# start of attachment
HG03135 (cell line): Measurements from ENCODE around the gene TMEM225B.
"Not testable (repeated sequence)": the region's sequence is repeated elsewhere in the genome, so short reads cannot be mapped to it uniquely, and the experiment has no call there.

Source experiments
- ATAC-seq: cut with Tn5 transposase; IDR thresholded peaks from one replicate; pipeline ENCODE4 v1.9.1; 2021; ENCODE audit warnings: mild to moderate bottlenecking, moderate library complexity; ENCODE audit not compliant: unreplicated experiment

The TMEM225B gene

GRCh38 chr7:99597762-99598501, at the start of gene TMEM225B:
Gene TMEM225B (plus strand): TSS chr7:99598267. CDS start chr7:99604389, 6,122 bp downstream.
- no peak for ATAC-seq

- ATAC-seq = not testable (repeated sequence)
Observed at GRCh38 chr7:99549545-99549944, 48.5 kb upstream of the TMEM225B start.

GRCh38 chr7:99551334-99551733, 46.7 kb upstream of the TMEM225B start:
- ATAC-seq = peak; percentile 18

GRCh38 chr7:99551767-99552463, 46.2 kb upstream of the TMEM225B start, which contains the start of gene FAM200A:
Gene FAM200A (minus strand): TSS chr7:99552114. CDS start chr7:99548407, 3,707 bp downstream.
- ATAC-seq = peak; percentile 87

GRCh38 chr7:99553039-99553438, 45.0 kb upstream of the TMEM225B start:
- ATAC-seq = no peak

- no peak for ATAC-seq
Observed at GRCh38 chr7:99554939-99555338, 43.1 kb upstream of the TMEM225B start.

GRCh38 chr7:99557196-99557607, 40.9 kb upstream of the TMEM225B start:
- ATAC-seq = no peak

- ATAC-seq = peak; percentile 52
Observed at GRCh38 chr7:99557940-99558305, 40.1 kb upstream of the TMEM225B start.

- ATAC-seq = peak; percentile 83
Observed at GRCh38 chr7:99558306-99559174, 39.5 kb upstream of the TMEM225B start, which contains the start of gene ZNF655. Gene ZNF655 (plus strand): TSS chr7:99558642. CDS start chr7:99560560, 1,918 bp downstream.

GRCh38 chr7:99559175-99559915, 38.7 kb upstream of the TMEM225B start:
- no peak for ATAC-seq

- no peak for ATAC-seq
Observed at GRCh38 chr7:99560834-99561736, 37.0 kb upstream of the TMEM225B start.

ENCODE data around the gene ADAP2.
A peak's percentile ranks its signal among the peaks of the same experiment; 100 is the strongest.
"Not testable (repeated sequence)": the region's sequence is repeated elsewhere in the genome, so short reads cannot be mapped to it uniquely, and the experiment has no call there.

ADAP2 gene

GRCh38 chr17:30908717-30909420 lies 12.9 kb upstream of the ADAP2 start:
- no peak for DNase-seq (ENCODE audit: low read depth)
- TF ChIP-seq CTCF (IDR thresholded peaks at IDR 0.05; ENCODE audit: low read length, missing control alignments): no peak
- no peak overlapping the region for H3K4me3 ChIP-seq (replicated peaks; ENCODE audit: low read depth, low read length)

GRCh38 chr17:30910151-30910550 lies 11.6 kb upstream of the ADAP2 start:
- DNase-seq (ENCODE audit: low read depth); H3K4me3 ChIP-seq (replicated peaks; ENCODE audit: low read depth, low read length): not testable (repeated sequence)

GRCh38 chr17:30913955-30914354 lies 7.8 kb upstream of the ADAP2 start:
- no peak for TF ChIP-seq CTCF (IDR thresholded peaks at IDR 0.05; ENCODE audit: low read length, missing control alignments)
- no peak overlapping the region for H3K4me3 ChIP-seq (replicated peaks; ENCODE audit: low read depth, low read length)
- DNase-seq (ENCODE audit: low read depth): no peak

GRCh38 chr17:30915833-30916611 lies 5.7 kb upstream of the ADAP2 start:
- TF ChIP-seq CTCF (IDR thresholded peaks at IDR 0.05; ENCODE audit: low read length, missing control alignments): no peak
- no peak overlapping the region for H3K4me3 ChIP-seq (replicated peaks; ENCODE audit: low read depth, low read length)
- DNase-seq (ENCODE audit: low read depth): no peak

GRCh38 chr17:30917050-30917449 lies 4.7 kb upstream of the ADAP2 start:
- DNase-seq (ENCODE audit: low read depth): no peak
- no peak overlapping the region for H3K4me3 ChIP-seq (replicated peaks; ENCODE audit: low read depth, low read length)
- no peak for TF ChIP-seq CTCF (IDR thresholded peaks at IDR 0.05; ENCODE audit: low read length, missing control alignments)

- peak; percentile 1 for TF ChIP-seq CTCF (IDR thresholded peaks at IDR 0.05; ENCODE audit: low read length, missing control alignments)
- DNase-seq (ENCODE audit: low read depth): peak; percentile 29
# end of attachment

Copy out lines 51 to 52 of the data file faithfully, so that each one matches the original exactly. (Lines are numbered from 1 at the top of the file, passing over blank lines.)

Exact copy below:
- no peak for TF ChIP-seq CTCF (IDR thresholded peaks at IDR 0.05; ENCODE audit: low read length, missing control alignments)

- peak; percentile 1 for TF ChIP-seq CTCF (IDR thresholded peaks at IDR 0.05; ENCODE audit: low read length, missing control alignments)